The feast of Pentecost is considered the birthday of the Church, the day on which we commemorate the descent of the Holy Spirit and the infusion by that same Spirit of the apostles, thereby continuing the mission of Christ in the world. Last Sunday as we celebrated the feast of the ascension of the Lord we heard Christ promise: “I am with you always.” This Sunday, in the descent of the Holy Spirit on the apostles and the supernatural foundation of the Church at Pentecost, we see that promise fulfilled in the first moments of the Church’s life. Jesus stays with us, teaching, governing, and sanctifying us by his ongoing presence in the Church.
When we speak of the Church the first thing to come to mind is often its visible institutions. These are integral, even vital systems of the Church’s life, but they are only signs of life and not the life of the Church itself. The Church’s life is Jesus Christ. The Church, in fact, is Christ and Christ is the Church. This union, with the intimacy of spouses, is the reason that Saint Paul and others describe the Church as the bride of Christ, and why we speak of the Church as “she.” Just as a husband and wife are but one flesh, so also the union between Christ and the Church is profound and indissoluble; they are one and forever so. It is also for this reason that whenever we speak of the Church we are also speaking of Christ, and vice versa. Occasionally we hear this undermined when people speak of Church teaching as something distinct from what Jesus would do—“I know what the Church says, but is that really what Jesus would want?” This is a false distinction that at once undermines the authority of Christ and his Church, and (by extension) fails to recognise Christ’s divinity, reducing his teaching to that of a merely spiritual teacher. As Saint Joan of Arc, whose feast fell this week, tells us: “About Jesus Christ and the Church, I simply know they’re one thing, and we shouldn’t complicate the matter” (CCC 795).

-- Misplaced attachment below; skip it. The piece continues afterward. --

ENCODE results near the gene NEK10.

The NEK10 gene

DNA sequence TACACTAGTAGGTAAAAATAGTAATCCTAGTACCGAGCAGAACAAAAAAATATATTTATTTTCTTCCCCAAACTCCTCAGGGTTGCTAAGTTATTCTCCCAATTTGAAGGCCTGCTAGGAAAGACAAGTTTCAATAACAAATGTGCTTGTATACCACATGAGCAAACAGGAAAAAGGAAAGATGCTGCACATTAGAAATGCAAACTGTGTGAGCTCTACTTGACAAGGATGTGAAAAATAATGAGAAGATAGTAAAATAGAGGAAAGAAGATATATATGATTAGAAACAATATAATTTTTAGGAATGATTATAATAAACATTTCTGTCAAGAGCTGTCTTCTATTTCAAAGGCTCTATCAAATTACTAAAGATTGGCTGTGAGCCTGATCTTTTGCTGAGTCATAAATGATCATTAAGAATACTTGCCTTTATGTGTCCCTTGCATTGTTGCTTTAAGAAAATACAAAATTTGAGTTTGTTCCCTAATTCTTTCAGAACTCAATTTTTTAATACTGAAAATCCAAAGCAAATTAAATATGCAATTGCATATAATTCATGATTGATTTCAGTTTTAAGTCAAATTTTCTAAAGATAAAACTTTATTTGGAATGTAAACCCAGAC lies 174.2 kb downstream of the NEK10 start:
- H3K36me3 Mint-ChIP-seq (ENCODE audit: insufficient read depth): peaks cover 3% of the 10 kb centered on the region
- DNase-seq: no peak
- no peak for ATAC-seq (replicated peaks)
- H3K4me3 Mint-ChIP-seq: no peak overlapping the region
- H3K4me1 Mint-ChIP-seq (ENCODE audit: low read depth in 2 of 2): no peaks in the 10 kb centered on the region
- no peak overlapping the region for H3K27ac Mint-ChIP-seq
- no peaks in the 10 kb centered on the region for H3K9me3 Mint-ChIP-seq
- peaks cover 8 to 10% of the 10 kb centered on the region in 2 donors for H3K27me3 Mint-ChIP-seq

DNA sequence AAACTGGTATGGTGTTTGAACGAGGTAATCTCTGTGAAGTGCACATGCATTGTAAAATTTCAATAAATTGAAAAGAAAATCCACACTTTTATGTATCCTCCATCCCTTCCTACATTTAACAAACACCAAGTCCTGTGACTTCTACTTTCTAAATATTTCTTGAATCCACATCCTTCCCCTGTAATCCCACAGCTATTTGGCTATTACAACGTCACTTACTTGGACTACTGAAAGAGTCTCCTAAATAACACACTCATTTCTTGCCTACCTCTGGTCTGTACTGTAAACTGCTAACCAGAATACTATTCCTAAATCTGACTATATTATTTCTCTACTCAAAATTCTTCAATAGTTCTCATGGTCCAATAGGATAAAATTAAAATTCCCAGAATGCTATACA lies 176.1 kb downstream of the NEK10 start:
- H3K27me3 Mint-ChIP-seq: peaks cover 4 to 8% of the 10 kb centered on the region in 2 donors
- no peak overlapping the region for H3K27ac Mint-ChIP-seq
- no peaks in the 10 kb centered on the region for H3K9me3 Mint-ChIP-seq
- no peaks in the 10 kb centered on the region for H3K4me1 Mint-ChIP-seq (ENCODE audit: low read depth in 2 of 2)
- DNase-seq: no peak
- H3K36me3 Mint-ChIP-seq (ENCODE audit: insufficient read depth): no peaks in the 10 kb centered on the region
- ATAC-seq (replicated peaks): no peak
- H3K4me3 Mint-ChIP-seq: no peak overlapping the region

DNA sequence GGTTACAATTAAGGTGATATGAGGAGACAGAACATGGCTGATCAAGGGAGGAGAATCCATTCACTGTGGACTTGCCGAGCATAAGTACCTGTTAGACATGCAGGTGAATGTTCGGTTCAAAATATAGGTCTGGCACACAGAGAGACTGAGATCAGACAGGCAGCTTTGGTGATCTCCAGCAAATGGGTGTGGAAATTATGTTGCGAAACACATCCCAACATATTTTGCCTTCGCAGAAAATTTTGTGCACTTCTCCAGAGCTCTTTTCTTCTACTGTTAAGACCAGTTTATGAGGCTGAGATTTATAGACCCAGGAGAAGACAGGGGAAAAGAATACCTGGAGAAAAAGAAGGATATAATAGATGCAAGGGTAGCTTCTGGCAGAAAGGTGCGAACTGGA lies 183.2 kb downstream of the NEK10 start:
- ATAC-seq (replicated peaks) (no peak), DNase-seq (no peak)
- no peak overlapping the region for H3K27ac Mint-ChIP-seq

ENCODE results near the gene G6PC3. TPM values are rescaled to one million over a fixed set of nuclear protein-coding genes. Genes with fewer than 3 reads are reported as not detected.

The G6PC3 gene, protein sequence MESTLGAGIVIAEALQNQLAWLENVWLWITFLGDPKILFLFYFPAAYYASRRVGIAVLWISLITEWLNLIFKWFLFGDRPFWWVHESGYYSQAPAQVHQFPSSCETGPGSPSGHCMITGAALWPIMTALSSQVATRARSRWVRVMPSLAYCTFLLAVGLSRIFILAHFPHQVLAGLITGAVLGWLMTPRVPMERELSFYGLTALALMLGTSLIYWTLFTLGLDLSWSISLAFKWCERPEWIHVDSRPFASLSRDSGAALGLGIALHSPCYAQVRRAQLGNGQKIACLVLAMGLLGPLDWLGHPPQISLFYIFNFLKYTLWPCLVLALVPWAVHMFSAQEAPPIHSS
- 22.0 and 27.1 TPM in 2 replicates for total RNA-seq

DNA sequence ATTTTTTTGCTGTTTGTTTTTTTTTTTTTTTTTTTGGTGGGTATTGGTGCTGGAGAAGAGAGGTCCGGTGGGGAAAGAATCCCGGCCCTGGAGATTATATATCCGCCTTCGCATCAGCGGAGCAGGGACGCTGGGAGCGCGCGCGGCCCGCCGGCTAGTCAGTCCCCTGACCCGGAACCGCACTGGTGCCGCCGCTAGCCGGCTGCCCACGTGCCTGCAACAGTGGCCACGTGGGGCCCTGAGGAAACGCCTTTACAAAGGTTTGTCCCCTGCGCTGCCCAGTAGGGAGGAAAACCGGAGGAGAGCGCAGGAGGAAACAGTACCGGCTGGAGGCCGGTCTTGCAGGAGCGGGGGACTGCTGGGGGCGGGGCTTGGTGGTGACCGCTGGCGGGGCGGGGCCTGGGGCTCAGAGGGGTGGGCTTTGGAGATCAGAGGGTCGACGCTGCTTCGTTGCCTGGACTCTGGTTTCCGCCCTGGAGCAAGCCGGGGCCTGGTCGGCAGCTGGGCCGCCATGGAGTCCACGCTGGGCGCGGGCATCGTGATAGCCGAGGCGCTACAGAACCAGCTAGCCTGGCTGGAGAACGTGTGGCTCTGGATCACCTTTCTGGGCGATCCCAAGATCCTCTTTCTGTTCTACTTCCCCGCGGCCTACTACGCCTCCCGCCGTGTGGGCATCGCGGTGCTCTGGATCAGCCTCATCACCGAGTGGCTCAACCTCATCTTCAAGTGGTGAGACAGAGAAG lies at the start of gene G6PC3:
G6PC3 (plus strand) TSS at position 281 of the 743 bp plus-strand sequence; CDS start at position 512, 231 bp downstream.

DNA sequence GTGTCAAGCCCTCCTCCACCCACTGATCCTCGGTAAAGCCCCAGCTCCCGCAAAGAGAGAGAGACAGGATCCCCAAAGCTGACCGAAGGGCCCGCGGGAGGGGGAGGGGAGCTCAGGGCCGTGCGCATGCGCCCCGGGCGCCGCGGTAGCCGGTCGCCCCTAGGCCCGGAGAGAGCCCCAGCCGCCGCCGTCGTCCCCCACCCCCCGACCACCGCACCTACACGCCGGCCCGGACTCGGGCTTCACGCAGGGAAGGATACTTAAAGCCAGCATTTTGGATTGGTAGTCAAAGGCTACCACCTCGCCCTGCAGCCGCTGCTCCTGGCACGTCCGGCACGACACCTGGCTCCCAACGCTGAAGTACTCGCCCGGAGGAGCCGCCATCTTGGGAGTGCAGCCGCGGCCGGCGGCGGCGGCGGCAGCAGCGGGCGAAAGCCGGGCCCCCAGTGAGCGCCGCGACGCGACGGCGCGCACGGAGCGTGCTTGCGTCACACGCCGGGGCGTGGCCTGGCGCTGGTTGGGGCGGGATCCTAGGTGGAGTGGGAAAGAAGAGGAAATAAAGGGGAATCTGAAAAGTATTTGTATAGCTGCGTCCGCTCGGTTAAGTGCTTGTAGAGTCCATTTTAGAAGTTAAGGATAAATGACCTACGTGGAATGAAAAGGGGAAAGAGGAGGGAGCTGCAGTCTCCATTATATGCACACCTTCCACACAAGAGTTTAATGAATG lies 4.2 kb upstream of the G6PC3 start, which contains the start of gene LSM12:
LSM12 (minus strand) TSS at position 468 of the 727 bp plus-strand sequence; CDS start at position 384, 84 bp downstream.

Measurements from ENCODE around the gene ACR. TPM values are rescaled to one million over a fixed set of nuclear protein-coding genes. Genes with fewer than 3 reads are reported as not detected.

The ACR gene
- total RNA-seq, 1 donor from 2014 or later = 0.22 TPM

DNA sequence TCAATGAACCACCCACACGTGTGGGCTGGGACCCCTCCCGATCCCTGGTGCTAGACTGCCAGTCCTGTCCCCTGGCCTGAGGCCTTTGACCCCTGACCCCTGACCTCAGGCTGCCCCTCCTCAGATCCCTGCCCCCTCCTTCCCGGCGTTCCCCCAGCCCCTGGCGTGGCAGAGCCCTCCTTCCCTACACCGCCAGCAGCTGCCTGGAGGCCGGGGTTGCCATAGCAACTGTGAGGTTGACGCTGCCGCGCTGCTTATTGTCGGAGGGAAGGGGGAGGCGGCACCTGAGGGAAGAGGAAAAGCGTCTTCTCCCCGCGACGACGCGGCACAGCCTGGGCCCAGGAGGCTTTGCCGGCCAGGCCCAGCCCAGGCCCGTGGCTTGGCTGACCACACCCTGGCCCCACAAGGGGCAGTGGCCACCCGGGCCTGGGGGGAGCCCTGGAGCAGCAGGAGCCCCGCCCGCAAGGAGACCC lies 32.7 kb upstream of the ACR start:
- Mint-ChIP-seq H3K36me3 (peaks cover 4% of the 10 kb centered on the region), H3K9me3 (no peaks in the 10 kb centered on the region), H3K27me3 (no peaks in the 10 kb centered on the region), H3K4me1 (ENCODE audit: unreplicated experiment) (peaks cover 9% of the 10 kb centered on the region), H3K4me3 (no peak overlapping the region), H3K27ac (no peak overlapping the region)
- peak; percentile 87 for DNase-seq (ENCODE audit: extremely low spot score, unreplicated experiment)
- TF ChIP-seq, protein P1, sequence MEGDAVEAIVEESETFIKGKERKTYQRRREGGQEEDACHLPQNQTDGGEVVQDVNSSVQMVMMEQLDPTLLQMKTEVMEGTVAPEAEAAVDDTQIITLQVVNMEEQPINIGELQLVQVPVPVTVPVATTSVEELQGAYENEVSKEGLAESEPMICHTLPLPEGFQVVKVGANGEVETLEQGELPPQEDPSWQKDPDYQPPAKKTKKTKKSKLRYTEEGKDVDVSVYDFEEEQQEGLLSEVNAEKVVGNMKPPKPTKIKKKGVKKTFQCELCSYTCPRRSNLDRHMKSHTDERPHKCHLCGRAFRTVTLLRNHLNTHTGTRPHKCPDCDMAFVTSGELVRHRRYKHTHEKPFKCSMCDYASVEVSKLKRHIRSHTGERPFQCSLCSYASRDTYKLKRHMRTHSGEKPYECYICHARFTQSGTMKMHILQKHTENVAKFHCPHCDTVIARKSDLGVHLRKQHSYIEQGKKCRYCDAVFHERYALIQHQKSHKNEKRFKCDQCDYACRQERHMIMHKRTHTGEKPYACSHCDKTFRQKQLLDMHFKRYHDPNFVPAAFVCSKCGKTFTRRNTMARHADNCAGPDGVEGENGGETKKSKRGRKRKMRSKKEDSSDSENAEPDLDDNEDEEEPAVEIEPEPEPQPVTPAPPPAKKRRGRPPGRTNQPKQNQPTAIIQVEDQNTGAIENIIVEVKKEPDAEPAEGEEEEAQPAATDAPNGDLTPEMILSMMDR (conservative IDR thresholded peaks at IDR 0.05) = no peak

In other words, the presence of the Church in the world is the presence of Christ in the world, and our baptism—our incorporation into the Mystical Body of Christ, the Church—joins us to that presence. Jesus Christ and the Church are one thing, and we shouldn’t complicate the matter. Jesus Christ continues his presence in the world through the Church, and nor should we complicate that.
How does our knowledge of this truth affect us? How should it alter the way we live of our lives? Baptism, our rebirth into the life of Christ and (thus) the opening of our participation in the life of the Church, whilst a single event, is also the start of a process of initiation. The sacraments of baptism, confirmation, and the Most Holy Eucharist are, in this process, to be taken as a whole, and for this reason they are collectively called the sacraments of initiation. During the Easter season we have focussed on baptism, at Corpus Christi we will celebrate the gift of the Most Holy Eucharist in the First Holy Communion of 48 of our young parishioners. Today, on the feast of the Holy Spirit at Pentecost, we celebrate the gift of that Holy Spirit, which is given to us in a particular and unique way in the sacrament of confirmation. Confirmation is a moment for each of us to be renewed in our baptismal promises, and to be given new grace; strengthened to become soldiers for Christ, advancing his mission in the world as the Church; perpetuating his presence by being (as Saint Teresa of Avila has it) his hands, his feet, and his eyes.
As we celebrate this reality in today’s feast let us pray for a renewal of the sevenfold gift of the Holy Spirit first given us in confirmation—the gifts of wisdom, understanding, counsel, fortitude, knowledge, piety, and fear of the Lord. At the same time may we pray for an increased awareness of these gifts already at work in our own lives, and in the lives of all those make up the Mystical Body of Christ. May the Holy Spirit descend powerfully on us once more today, and may the gift of the Holy Spirit that makes the Body of Christ present in our world, also be the true guide of the Church’s pastors and ministers, that Christ may be made known, and souls brought to that perfect union, not just in this world, but in the life of the world to come.